“Learning is a treasure that will follow its owner everywhere” - Chinese Proverb
Hi. I’m Ben Bradshaw, I’m a geek, coder, Firefly fan and a bunch of other things including the newest Rabid employee in Wellington. It’s been close to 4 months since I started here and in that time I’ve changed programming languages, frameworks and teams not to mention offices, clients, and generally everything.
Why did I do this? There’s something awesome about the challenge of learning new things and that’s part of it, but what drove this has really been my desire to mix doing good in the world with my need to pay rent.
Rabid has a social focus in their work and that’s what first attracted me to work here. Right now, I’m in the middle of my transition from being a solid PHP developer using Drupal and Backbone.js to being a solid Ruby on Rails developer with a bit of Ember.js on the side. This has been a big transition for me and I’ve learned a lot as a result.
Importantly, I wasn’t asked to write on this topic and I’m not trying to sell you on joining Rabid. I know from experience that changing jobs is a big thing, so I thought I’d write down some pointers that helped me transition.
Identify company culture
The culture of a company should have a big influence on the choice of where you spend the majority of your waking hours 5 days a week. Is the environment physically (sunlight, volume) and mentally healthy? Try to meet your future colleagues before you sign your contract and make sure the environment will encourage you to grow. If there are areas that are lacking, how can you balance those with out of work activities to keep yourself happy and healthy?
This could be a whole blog post by itself, to be honest; there’s so much that goes into culture.
Let’s say you’ve found your job - entering a new workplace is challenging. It can be tempting to fake it on the first few days - don’t do it. You’re going to be here for a while, your colleagues will turn into friends and they’ll see past the act, so just be yourself and be honest.
Introverts like me will know that meeting new people can be fun, but also tiring. Pick the best moments to meet your new colleagues if you can. If you like coffee, go out for coffee. It’s important to know the people around you - relationships are worth more than code.
It’s obvious, but worth stating. You expect the environment, code and people to change, but the more subtle things like culture influence a great deal in a company. Even little things like when you eat lunch might adjust if you want to eat with your colleagues (which I recommend).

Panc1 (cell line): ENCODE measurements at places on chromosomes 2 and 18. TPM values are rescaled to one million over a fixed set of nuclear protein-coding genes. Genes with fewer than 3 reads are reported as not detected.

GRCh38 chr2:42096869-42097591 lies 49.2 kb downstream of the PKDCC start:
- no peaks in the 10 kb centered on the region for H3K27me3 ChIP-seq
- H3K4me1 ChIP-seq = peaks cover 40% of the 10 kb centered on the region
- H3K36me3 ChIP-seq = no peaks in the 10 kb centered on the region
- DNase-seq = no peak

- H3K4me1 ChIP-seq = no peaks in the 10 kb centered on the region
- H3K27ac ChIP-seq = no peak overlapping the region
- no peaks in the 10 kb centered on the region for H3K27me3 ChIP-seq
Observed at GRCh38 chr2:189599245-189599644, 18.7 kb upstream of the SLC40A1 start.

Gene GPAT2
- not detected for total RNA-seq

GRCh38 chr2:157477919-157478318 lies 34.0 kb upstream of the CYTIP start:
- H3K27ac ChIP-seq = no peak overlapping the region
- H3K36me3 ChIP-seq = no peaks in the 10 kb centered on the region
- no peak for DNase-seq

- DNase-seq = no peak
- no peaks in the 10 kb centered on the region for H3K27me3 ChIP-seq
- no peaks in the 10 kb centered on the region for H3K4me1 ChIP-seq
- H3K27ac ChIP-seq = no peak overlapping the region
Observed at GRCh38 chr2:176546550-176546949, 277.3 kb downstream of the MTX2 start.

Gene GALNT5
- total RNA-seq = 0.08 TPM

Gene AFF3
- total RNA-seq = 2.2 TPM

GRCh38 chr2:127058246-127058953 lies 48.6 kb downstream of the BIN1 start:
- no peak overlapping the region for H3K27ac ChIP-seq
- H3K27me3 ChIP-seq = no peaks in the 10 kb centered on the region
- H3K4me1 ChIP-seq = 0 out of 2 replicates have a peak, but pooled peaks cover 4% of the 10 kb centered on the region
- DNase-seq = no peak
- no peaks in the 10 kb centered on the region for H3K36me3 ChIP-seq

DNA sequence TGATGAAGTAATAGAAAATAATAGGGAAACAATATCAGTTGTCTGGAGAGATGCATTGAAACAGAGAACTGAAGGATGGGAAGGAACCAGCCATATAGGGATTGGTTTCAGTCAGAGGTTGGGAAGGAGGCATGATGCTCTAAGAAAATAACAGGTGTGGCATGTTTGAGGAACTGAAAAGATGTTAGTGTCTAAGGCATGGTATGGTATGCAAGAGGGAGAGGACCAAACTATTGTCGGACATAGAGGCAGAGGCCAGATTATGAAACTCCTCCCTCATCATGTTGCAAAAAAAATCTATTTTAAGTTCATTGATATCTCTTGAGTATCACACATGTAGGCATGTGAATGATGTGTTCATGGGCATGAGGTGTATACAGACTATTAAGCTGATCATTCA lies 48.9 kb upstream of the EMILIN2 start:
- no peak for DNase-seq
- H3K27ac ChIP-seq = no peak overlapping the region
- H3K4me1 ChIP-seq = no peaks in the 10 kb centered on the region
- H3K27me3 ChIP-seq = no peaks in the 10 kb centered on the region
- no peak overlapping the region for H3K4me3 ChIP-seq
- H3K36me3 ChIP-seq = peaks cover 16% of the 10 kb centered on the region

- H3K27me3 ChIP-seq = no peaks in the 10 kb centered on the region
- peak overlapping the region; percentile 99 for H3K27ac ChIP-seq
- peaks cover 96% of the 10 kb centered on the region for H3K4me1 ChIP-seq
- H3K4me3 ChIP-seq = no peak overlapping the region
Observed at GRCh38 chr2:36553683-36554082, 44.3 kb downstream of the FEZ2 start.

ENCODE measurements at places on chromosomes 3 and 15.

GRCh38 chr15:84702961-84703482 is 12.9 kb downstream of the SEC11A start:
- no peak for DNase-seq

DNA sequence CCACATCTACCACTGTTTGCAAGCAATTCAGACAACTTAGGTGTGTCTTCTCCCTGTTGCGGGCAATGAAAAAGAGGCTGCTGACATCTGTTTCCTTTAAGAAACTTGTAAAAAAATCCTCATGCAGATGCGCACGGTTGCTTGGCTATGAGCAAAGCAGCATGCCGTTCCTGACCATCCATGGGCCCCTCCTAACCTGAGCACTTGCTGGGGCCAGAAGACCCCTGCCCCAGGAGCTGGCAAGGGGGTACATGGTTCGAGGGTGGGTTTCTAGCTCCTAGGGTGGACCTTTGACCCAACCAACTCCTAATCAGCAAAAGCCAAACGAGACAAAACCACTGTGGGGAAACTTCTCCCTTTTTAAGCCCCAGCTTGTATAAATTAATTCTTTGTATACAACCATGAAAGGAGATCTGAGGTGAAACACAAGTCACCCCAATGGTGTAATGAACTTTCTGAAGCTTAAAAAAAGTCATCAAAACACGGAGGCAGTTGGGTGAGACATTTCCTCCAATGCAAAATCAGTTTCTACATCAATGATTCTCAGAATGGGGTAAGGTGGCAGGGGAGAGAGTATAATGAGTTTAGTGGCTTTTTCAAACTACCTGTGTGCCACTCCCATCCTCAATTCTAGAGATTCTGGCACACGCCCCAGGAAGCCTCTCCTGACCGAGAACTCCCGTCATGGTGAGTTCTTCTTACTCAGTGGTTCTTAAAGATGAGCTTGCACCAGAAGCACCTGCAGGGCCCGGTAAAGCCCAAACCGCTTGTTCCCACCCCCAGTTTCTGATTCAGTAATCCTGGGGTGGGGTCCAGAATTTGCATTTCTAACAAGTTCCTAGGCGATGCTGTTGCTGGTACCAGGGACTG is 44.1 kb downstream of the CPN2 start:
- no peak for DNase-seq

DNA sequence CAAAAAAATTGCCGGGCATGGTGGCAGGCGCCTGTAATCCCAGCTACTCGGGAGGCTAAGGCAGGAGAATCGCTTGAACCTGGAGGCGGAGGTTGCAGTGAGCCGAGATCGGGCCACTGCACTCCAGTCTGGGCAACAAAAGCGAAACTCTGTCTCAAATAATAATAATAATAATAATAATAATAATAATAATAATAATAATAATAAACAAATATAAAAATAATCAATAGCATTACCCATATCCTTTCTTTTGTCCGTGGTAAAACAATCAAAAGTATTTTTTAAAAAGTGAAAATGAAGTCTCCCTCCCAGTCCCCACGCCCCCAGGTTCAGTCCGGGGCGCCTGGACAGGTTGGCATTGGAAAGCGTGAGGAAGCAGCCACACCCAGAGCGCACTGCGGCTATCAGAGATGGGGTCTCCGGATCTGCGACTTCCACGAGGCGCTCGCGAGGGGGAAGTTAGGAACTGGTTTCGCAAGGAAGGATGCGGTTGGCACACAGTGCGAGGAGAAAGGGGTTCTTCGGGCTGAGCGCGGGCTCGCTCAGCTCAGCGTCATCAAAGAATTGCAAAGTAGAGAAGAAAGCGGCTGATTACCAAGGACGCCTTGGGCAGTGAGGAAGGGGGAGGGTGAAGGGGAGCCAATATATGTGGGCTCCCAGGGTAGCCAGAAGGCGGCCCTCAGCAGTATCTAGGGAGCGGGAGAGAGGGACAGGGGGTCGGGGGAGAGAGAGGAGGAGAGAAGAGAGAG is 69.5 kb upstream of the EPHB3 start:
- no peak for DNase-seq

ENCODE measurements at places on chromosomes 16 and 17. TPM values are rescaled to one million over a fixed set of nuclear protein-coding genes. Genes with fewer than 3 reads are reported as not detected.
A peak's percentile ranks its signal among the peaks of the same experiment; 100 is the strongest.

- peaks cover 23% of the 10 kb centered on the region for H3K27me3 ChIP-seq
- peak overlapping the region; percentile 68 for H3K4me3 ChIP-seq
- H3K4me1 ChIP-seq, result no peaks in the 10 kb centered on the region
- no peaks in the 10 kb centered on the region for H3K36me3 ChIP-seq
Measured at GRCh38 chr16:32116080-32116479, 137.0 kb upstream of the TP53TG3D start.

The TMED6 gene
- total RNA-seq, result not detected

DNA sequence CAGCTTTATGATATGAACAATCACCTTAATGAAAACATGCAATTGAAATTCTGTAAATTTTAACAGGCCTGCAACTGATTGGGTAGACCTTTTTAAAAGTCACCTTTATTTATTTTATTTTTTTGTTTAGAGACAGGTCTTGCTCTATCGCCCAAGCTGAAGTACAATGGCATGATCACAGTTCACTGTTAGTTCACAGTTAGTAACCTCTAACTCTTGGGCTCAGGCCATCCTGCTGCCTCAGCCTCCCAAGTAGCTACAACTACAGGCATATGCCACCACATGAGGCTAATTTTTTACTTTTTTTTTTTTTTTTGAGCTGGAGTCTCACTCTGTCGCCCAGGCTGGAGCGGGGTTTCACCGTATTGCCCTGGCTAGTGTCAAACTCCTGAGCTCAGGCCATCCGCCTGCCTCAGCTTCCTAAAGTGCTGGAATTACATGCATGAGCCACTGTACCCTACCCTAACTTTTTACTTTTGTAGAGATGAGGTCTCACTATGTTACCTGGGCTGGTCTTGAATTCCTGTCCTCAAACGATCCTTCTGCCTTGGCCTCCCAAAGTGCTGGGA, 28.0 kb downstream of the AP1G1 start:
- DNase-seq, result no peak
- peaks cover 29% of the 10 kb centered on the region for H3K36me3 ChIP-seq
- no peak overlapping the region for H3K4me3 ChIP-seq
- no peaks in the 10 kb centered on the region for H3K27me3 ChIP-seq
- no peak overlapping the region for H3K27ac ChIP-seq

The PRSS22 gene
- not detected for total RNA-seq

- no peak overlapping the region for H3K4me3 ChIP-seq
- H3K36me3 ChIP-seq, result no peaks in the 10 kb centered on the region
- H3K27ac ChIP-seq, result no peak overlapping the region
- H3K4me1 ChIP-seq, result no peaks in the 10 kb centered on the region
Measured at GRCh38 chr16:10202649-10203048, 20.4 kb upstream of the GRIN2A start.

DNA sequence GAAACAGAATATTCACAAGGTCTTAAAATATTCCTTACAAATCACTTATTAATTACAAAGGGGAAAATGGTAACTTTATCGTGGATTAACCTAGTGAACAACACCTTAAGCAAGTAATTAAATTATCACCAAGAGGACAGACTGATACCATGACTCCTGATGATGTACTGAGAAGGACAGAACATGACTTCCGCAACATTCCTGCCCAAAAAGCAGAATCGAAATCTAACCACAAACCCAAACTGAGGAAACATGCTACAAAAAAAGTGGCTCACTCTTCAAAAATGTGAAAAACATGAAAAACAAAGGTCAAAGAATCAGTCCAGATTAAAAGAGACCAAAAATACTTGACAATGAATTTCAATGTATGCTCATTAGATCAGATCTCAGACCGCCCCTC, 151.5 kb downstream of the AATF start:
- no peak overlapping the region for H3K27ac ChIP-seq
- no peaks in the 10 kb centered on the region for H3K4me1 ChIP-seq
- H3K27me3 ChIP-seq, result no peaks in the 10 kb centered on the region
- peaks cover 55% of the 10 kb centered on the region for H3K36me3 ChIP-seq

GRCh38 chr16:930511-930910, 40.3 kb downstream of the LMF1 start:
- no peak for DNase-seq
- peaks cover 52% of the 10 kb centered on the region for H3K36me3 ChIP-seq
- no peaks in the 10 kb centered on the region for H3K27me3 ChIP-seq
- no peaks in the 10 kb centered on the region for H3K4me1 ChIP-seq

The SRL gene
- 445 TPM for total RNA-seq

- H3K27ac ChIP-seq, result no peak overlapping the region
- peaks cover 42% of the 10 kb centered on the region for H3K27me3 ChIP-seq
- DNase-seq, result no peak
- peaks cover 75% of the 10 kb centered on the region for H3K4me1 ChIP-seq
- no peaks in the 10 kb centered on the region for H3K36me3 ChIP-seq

You’ll be taught a lot in a short space of time. I promise your brain won’t remember it all, but you can write it down. Post-it notes, memory joggers, bookmarks to helpful online guides and text files - all of them are useful for storing what you’re learning. I prefer to have my permanent notes online, so I can read them from anywhere.
Give yourself time
Don’t be disheartened if things take longer than you’d hoped. Give yourself time to absorb everything and know that it’ll take at least 3 months to feel somewhat comfortable and 6 months to be really productive with new technology. Prioritise learning early on through reading books, doing tutorials and asking questions.
The same goes for building friendships - things might be awkward at first, but they’ll get better as you find overlapping interests and get to know people. If you can introduce yourself on the first day and break the ice that’s a great place to start.
Have a mentor
I can’t recommend this enough. A mentor can help you through your entry to the company and offer advice and support to smooth the way early on. Buddy systems are great, but you’re assigned a buddy, you choose a mentor. I had the advantage of already knowing who I would ask, but if that’s not an option for you, find someone you trust who can give impartial advice and ask if they’ll mentor you for three months.
Don’t forget to enjoy yourself :)
Bring your best
This is where you get to give back. You’re the newest person in the company - this means you have the freshest eyes. You’ll see things others don’t and you have your own experience to draw on.
Actively choose the best knowledge and attitude you want to bring with you and what to absorb from your new environment. Drop the rest. Know that by being in a space you can influence it positively. If you have good ideas share them for the benefit of all. If your idea isn’t taken up, don’t be disheartened, not all good ideas are.
Find out how to go with the grain of the code
Your previous language or framework made some things easy and some things hard. The new systems you’re working with will make some previously harder things easy and some easy things harder. The best thing to do is to ask questions and understand what you get in exchange for following the standard practice and ‘going with the grain’.
Ask the experienced people why the framework is a certain way. If there’s no good reason for why then it might not benefit you. Other times you’ll find that there’s magic you get for free or a big pitfall you can avoid by sticking to the standard ways your colleagues recommend.
Every good adventure has a challenge
I like a challenge - it’s what makes an adventure. Some days the challenge is harder - that’s when I go home, get a good night’s sleep and come back the next day for another try. Some days it’s easier, but it’s never boring and I like that.
“A smooth sea never made a skilled sailor.” - English Proverb
My final piece of advice if you’re thinking about changing jobs is this: make the choice. Go for it, or not. Stay where you are and find things to appreciate or strike out to new horizons and try something, but pick your path and walk it. Don’t waste your time and energy on the “what if”.